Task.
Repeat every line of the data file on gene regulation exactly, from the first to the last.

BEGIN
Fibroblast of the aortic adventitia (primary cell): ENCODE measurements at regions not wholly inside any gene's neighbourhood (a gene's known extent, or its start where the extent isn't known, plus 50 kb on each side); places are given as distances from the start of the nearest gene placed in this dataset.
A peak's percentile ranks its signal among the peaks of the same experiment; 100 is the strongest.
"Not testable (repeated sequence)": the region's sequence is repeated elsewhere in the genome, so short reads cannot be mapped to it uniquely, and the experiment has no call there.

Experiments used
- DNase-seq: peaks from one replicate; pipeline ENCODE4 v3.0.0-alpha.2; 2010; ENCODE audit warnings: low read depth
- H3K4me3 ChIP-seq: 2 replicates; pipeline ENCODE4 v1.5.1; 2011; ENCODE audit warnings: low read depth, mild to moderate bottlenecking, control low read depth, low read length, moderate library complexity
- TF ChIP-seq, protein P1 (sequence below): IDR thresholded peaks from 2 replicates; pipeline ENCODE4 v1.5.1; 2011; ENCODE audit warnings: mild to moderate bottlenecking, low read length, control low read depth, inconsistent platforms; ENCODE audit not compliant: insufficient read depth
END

Fibroblast of the aortic adventitia (primary cell): ENCODE measurements at regions not wholly inside any gene's neighbourhood (a gene's known extent, or its start where the extent isn't known, plus 50 kb on each side); places are given as distances from the start of the nearest gene placed in this dataset.
A peak's percentile ranks its signal among the peaks of the same experiment; 100 is the strongest.
"Not testable (repeated sequence)": the region's sequence is repeated elsewhere in the genome, so short reads cannot be mapped to it uniquely, and the experiment has no call there.

Experiments used
- DNase-seq: peaks from one replicate; pipeline ENCODE4 v3.0.0-alpha.2; 2010; ENCODE audit warnings: low read depth
- H3K4me3 ChIP-seq: 2 replicates; pipeline ENCODE4 v1.5.1; 2011; ENCODE audit warnings: low read depth, mild to moderate bottlenecking, control low read depth, low read length, moderate library complexity
- TF ChIP-seq, protein P1 (sequence below): IDR thresholded peaks from 2 replicates; pipeline ENCODE4 v1.5.1; 2011; ENCODE audit warnings: mild to moderate bottlenecking, low read length, control low read depth, inconsistent platforms; ENCODE audit not compliant: insufficient read depth